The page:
This blog post was co-authored with Adrian Colyer, Venture Partner and former CTO of Pivotal
Nearly all businesses have process-related workflows that govern how their users interact with their service or automate internal tasks...and they are painful to code and even more painful to test. Hopefully things will change soon with Zenaton, the newest addition to the Accel family. We are joined in this seed round by our friends at Point9.
For instance, let’s suppose, in the light of the GDPR legislation a company wants to send a series of emails over a period of a few weeks, reminding people to explicitly opt-in to receive communications, so it can record their consent. Obviously, the emails should stop if consent is given at any point in time. In many cases the implementation will involve database changes, scheduled tasks, and cumbersome logic to tie it all together. What should be a simple workflow ends up creating a mess!
There are software applications, or workflow engines, that have been created to manage business processes. So, why does this happen? Because many existing workflow engines are hard to use, and it's easier for a developer to hack something together themselves. After experiencing this issue many times over, the Zenaton team - Louis Cibot and Gilles Barbier - had had enough. They built a workflow service designed to delight developers with a simple and easy to use API. It's just way easier to code a workflow using Zenaton than it is to roll your own, and when it comes to developers, ease of use is incredibly important.
As we got to know Zenaton, we spoke with many companies whose teams who were extremely pleased with the simplification in their codebases and the speed with which they could make progress: focusing on their business processes, and not on the intricacies of long-running asynchronous workflow management. You'd have to prize Zenaton out of their cold dead hands before they'd give up on this kind of improvement.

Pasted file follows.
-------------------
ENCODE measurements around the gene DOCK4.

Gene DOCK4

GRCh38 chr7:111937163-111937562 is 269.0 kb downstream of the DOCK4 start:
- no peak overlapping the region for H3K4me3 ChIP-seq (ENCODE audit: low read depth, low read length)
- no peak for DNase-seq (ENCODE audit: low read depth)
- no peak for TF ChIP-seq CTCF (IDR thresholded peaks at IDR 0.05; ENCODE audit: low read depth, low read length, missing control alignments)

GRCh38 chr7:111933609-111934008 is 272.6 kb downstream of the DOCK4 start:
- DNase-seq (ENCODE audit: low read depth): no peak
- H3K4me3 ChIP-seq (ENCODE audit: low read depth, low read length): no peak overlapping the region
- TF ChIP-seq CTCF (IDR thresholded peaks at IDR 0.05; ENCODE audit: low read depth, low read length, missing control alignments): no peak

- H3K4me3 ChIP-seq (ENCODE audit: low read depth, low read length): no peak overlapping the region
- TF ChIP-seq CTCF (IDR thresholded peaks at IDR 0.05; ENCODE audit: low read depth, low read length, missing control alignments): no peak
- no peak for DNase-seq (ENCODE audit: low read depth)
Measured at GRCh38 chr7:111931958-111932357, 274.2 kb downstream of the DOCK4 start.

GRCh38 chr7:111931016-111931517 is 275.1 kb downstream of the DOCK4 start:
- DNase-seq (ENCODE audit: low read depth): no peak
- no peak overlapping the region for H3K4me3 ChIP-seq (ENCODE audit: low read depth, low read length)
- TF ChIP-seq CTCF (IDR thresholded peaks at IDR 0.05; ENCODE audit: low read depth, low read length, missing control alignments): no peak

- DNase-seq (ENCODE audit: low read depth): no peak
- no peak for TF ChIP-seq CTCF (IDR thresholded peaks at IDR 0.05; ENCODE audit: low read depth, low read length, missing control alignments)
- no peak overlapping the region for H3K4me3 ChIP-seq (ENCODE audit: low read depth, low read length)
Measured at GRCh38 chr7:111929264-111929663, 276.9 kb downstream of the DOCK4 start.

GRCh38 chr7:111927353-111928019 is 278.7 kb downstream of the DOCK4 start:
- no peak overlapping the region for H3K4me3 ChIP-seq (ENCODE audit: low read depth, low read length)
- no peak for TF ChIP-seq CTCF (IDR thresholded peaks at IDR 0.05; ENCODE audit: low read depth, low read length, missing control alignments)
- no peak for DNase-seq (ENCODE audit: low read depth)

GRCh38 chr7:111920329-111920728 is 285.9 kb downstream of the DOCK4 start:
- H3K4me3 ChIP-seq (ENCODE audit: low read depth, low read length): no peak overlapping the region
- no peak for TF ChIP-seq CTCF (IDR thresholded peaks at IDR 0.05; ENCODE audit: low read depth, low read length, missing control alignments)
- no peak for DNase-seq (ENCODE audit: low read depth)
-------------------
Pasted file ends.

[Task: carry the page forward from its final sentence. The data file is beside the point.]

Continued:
With Zenaton, the code looks like the design. The implementation of the workflow is all in one place, with a straightforward mapping to the business process. The Zenaton service orchestrates the workflow for you, invoking the individual flow steps as tasks that run within your own environment.
None of that counts for anything of course if the backend workflow engine isn't up to scratch. The Zenaton team have spent a lot of effort on this and have built a robust platform on top of the Erlang Virtual Machine, well known for running distributed and fault-tolerant systems (Erlang is a programming language used to build massively scalable soft real-time systems with high availability requirements). It's all made available as a scalable service so there are no setup costs, and no operational overheads.
Zenaton is currently in closed beta and will launch in the coming weeks. It has clients for Node and PHP, with Python, Ruby, and Java in the works.
We believe that any developer who wants to spend more time working on business features and less time solving purely technical issues will love Zenaton. We are excited to back Gilles and Louis, as they roll out their platform and put it into the hands of developers around the world. We are big believers in massive growth of dev tools and the API economy and see Zenaton in the continuity of previous Accel investments like Atlassian, Algolia and Segment.